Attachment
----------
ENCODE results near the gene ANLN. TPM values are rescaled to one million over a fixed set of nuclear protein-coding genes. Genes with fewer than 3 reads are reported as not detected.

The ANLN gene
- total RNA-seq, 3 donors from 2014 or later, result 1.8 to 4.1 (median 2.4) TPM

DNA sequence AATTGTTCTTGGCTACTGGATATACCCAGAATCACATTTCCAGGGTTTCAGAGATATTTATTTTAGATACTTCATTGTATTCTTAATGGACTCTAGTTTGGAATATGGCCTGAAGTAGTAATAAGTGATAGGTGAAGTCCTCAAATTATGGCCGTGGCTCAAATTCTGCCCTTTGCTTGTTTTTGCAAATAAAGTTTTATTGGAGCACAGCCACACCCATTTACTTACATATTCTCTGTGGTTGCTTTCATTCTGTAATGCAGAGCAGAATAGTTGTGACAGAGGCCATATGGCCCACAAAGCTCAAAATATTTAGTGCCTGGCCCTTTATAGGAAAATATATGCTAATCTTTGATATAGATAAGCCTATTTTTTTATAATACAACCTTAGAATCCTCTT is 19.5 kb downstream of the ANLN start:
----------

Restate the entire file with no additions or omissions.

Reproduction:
ENCODE results near the gene ANLN. TPM values are rescaled to one million over a fixed set of nuclear protein-coding genes. Genes with fewer than 3 reads are reported as not detected.

The ANLN gene
- total RNA-seq, 3 donors from 2014 or later, result 1.8 to 4.1 (median 2.4) TPM

DNA sequence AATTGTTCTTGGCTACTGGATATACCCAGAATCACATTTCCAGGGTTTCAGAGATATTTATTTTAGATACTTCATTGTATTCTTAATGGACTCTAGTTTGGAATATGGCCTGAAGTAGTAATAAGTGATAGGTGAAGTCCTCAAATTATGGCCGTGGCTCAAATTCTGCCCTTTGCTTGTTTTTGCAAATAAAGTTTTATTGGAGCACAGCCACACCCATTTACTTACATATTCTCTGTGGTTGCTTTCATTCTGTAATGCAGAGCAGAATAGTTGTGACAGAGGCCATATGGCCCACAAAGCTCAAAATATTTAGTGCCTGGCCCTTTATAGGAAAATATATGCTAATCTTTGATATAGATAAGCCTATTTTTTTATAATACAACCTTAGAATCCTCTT is 19.5 kb downstream of the ANLN start: